It was a cold, cloudy Sunday morning when I found a note laying on the edge of the church cemetery. Someone had scribbled a message on a half sheet of paper. The message read: “I am lonely and tired, my life is a mess — is there any word of hope for me?” There was no signature and it was addressed to no one in particular. I remember wondering if the note was meant for me or if someone had just scribbled words and accidentally lost the note. Were these the words of someone grieving over the loss of a loved one or someone broken by life?
I have asked myself these same questions many times as I’ve stood before the congregation Sunday after Sunday. Each time the question comes to me; “Is there any word of hope for me?” That is the question facing all of us who dare proclaim the Gospel of Jesus Christ.
The truth is there are many people who are asking the same question every Sunday, “Is there a word of hope for me?” They come to worship longing to hear a word of hope that will speak to their situation. They are lonely, tired and often scarred by life. Yet they come to church on Sunday hoping against hope that there will be a word spoken that will bring wholeness.
How do preachers communicate the message of hope to a broken world in a way that connects? One of the most powerful yet often overlooked avenues for communicating the hope of Christ is the use of metaphor in preaching. Perhaps preachers would do well to remember Aristotle’s adage that the greatest thing by far is to be a master of metaphor.
A Collapsing Center
Have you ever imagined what Ezekiel might have felt as he heard God ask the question, “Can these bones live?” Perhaps he experienced a range of emotions that moved from fear to an overwhelming sense of awe. In half belief and half unbelief Ezekiel gave the only answer he could, “Lord, thou knowest.”
Ezekiel’s task to preach to a valley of dry bones is not as far removed as we might imagine. We are called to preach to a people in the midst of great change and brokenness. Every week someone comes to the church to ask the same question of the preacher, “Can these bones live? Can this marriage be saved? When will I get well? Will I get the promotion?” There is an undercurrent of uncertainty and fear that tugs at our lives.
David Aubrey described a prevailing sense of uncertainty that is characteristic of our times: “In short, deconstruction — a feeling of the center collapsing will be what the Germans called the Zeitgeist (spirit of the time) of the 1990’s.”1 The collapsing of the center and its recurring aftershocks creates a spirit of fear and hopelessness for many. The crumbling of once secure institutions and the fast pace of change has created an atmosphere filled with anxiety and stress.
The effect of a collapsing center can be felt even in the church. The view from the pulpit is similar to the view Ezekiel had as he surveyed the valley of bones. Like Israel in Ezekiel’s time, people today are faced with the breaking down of all that is familiar and faced with the challenges of finding their way in a strange new land. People react differently when faced with change and crisis. Some withdraw or retreat into the past, holding onto what they have been taught. The drastic change occurring in our time is threatening for some in the church. The move from belief to fanaticism can be traced in the world of religion.
In spite of the hardships imposed on those living in a world where the center has collapsed, the contemporary preacher is faced with unparalleled opportunities to proclaim the gospel of Christ. The changing landscape, what is being referred to as the post-modern age has led many on a search for a deeper personal and spiritual life. The renewed interest in spirituality, angels, and life after death, are just some of the indicators of the search many are undertaking to find a more meaningful life. This spiritual quest creates tremendous opportunities for the church and more specifically for the contemporary preacher.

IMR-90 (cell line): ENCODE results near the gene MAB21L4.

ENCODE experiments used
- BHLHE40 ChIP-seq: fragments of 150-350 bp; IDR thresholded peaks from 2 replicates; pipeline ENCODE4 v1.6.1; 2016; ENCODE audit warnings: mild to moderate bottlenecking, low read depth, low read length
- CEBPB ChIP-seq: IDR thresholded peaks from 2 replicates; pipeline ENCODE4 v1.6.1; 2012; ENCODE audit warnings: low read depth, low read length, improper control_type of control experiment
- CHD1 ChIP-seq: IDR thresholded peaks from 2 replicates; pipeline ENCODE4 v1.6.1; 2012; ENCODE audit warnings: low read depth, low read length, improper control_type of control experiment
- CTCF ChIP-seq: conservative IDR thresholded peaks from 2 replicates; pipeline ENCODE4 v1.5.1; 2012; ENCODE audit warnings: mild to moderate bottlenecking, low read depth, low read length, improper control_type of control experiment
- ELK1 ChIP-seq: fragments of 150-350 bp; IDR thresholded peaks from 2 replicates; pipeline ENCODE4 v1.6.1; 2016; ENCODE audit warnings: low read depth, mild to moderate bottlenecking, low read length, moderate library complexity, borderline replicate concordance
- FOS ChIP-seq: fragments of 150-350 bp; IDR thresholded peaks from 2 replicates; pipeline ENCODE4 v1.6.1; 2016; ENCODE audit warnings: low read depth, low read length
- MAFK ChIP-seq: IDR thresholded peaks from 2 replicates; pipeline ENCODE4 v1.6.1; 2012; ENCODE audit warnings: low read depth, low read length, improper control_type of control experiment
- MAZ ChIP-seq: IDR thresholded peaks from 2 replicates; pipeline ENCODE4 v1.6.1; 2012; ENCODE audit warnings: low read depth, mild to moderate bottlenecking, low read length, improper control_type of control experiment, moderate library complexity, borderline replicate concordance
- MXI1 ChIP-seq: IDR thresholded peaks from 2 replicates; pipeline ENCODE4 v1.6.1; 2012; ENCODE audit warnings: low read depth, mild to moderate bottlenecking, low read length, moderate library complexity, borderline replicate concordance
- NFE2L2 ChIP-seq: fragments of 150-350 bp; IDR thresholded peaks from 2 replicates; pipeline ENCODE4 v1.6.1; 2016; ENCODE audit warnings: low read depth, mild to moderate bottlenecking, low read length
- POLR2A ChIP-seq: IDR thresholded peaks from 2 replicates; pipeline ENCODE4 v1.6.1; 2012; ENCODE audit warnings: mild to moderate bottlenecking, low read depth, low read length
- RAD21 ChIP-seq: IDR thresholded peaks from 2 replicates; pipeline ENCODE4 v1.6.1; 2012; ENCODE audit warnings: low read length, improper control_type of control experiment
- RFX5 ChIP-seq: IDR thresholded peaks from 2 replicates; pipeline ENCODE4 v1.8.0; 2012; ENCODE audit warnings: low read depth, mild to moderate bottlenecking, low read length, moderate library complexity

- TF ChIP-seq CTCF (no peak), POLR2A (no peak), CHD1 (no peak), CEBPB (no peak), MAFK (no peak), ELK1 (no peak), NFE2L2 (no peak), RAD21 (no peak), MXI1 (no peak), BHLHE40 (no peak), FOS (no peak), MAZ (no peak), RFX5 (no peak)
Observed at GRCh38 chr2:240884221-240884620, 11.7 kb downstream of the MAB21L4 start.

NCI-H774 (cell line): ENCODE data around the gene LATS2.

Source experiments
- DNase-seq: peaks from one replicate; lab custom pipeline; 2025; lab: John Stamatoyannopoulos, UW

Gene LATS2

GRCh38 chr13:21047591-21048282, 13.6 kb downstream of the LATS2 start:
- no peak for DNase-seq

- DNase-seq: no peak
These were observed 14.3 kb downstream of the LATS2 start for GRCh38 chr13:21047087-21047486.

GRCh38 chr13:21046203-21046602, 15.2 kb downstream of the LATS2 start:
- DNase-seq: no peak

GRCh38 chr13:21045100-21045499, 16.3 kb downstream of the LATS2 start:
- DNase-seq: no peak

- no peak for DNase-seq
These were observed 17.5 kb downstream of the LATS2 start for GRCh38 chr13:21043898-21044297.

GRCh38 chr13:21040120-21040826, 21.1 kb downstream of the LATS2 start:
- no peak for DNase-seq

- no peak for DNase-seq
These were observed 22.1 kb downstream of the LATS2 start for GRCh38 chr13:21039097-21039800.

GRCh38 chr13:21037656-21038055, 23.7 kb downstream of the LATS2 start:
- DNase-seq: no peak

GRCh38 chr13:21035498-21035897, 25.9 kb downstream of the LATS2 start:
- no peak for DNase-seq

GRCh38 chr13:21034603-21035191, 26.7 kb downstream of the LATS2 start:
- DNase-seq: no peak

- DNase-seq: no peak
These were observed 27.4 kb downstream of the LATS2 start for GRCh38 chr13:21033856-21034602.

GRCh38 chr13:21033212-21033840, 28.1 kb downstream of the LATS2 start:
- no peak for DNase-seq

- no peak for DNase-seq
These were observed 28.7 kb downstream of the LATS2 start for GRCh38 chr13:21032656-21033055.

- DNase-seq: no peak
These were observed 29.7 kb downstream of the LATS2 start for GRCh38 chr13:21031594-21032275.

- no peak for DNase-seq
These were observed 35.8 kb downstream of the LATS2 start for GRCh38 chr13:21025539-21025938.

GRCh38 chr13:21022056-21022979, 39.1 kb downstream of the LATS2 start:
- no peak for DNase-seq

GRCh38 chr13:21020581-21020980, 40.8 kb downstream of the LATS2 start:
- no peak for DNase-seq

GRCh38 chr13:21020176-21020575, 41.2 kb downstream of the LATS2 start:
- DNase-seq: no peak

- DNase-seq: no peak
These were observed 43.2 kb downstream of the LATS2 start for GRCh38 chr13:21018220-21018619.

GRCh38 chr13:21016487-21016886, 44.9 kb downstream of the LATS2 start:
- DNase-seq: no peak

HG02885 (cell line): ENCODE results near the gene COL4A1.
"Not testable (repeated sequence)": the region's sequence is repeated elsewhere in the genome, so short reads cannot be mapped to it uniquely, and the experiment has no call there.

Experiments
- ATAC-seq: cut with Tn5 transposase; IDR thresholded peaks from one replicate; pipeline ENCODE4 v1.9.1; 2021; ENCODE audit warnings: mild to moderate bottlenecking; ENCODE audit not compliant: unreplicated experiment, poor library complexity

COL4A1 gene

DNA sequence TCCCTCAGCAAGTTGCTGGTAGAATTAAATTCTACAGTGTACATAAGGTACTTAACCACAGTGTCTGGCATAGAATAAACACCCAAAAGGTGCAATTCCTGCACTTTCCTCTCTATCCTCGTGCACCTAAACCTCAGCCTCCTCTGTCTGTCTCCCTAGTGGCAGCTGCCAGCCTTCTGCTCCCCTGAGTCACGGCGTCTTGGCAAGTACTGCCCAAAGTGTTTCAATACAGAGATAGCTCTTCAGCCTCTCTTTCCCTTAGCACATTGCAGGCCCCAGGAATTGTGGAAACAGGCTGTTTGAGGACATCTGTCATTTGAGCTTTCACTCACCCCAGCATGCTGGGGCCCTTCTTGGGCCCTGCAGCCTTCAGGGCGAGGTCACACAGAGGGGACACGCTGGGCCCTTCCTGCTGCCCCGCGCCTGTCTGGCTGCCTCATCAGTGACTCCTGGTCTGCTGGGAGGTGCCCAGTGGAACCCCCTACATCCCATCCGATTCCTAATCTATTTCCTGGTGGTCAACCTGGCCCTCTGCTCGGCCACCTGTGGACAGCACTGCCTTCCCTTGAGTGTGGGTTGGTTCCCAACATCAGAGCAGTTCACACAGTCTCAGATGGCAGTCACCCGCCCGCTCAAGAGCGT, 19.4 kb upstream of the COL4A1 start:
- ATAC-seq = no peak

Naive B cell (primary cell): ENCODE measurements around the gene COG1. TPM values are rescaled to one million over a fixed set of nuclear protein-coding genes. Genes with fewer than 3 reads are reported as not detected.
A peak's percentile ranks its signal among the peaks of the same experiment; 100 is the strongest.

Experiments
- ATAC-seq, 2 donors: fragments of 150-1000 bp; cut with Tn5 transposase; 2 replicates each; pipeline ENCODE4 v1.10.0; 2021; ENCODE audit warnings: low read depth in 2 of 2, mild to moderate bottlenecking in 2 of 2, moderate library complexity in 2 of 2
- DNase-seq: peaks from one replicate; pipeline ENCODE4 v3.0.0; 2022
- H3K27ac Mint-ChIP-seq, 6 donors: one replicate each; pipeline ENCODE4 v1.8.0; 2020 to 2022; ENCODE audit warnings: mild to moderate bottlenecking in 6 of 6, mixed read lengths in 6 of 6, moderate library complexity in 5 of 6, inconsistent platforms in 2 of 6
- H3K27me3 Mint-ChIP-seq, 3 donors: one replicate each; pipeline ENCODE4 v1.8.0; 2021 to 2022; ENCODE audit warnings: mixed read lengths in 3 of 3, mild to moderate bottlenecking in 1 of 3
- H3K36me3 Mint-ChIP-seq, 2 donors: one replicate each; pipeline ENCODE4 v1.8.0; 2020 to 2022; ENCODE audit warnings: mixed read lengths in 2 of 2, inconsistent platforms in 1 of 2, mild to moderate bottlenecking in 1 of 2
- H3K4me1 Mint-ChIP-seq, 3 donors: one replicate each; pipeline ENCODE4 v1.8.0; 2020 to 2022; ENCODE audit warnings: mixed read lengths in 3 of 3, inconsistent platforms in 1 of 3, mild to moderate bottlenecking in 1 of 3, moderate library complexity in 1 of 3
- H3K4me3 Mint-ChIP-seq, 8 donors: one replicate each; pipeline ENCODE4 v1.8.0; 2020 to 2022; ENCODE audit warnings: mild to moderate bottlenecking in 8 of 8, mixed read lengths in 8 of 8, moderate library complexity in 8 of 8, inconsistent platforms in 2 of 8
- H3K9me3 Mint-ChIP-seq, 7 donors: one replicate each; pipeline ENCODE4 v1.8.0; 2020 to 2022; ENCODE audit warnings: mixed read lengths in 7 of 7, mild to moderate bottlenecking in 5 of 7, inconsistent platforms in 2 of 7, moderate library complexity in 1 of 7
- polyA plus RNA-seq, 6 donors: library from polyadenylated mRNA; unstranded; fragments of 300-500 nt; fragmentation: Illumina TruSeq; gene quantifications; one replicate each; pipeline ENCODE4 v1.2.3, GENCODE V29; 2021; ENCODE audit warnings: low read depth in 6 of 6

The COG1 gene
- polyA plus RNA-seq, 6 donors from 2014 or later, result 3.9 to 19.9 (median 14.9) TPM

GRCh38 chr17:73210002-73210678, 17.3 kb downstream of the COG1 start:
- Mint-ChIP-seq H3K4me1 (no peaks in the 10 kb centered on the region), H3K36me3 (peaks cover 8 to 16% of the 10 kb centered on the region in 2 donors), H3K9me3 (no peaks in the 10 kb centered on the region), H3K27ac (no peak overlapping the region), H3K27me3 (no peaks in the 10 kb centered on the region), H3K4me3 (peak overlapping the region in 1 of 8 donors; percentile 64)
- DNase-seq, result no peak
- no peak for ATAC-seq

Bridging the Gap
The challenge facing the preacher is to find ways to communicate the Gospel in a manner that will connect and impact the life of those who hear. People are attempting to find hand rails that will sustain them in a time when the center is collapsing. The present is a time where people lack a sense of roots and seem to have no master story that helps shape and define their life. The opportunity of the preacher is to tell the biblical story in meaningful ways that help people make some sense of their life. Fowler writes: “faith involves trust in and loyalty to a master story.”2 The preacher’s task is to present the biblical story in a way that helps people make application of the ancient story to modern times.
Bridging the gospel and lived experience is not as easy as it may sound. Even in the church where a reverence for scripture exists there is often a failure to see any relevance scripture has for contemporary life. The dichotomy that is obvious in churches can lead to a split personality in the community of faith.
While the church embraces scripture as the word of God, many Christians find difficulty hearing a meaningful word that speaks to their situation. The failure to see any relevance in scripture for life today is described by Charles Bugg: “They think it’s wonderful, authoritative, inspired, inerrant, infallible but inconsequential to life.”3 The timeless truth of scripture is often discarded as irrelevant for the space age. The ancient message of the Bible is admired but ignored in the information age.
The preacher is faced with the task of presenting the message of the Bible in ways that will connect and communicate. Raymond Bailey reminds us of the present challenge. “Today’s preachers still face the task of translating ancient symbols into living truths.”4
How can the preacher communicate the Gospel in ways that connect with people’s lives? For the most part, our congregations hear the Gospel in the past tense. They’ve heard it all before. Familiarity is a barrier that preaching must attempt to overcome. Craddock expresses the hope of every preacher: “We are intent upon creating a new hearing of the Word among those who have heard it countless times before.”5